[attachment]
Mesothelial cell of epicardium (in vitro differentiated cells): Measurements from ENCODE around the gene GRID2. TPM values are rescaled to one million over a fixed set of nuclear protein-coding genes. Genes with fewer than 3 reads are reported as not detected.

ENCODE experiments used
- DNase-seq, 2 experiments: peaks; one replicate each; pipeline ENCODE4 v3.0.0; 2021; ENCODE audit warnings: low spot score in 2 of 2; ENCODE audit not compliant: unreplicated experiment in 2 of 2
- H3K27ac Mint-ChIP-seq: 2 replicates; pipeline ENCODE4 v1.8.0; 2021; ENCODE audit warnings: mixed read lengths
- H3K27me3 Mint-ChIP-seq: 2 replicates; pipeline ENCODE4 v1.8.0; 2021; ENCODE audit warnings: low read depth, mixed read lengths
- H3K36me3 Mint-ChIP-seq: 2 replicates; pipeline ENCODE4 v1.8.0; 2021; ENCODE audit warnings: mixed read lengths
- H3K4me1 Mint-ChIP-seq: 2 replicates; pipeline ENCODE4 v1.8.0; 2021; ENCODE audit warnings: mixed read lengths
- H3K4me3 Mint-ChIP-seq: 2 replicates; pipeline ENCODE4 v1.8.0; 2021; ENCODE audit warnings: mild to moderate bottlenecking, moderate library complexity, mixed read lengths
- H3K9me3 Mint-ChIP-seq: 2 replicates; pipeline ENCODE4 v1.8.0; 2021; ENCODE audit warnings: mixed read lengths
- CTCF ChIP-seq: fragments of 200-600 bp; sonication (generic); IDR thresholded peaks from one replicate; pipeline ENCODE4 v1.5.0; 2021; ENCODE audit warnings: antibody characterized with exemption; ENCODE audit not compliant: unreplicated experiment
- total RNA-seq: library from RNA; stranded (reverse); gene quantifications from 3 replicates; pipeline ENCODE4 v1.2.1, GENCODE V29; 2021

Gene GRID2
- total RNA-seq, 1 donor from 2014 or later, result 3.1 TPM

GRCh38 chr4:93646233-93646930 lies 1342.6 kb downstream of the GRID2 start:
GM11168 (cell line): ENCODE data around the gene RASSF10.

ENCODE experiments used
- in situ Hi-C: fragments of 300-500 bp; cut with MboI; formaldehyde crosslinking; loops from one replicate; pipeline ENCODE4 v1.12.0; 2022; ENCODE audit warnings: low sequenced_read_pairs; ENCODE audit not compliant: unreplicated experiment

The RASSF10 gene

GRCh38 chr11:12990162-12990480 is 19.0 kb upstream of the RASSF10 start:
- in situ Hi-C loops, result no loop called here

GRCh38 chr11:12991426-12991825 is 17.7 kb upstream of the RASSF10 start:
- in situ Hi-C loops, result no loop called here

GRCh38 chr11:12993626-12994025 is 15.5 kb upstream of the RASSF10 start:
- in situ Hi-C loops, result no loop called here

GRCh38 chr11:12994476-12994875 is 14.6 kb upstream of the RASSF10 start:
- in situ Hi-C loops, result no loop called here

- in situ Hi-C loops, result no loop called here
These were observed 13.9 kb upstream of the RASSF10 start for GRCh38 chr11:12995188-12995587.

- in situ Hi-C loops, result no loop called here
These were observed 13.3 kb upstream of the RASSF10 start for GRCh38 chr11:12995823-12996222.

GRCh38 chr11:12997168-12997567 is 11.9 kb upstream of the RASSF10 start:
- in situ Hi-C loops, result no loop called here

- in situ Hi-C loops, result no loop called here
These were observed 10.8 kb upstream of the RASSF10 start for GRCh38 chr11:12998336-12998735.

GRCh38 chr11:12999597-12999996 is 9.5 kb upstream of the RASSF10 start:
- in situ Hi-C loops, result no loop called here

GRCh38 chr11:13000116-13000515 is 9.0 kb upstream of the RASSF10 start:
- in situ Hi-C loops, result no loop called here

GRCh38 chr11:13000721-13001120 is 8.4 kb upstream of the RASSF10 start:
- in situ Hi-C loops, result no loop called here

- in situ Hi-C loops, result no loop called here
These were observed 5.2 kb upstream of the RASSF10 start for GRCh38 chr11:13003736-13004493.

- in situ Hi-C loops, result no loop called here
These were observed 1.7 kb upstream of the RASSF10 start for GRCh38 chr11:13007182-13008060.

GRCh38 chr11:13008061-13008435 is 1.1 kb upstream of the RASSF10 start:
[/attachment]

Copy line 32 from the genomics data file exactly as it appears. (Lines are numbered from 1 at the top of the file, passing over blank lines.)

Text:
- in situ Hi-C loops, result no loop called here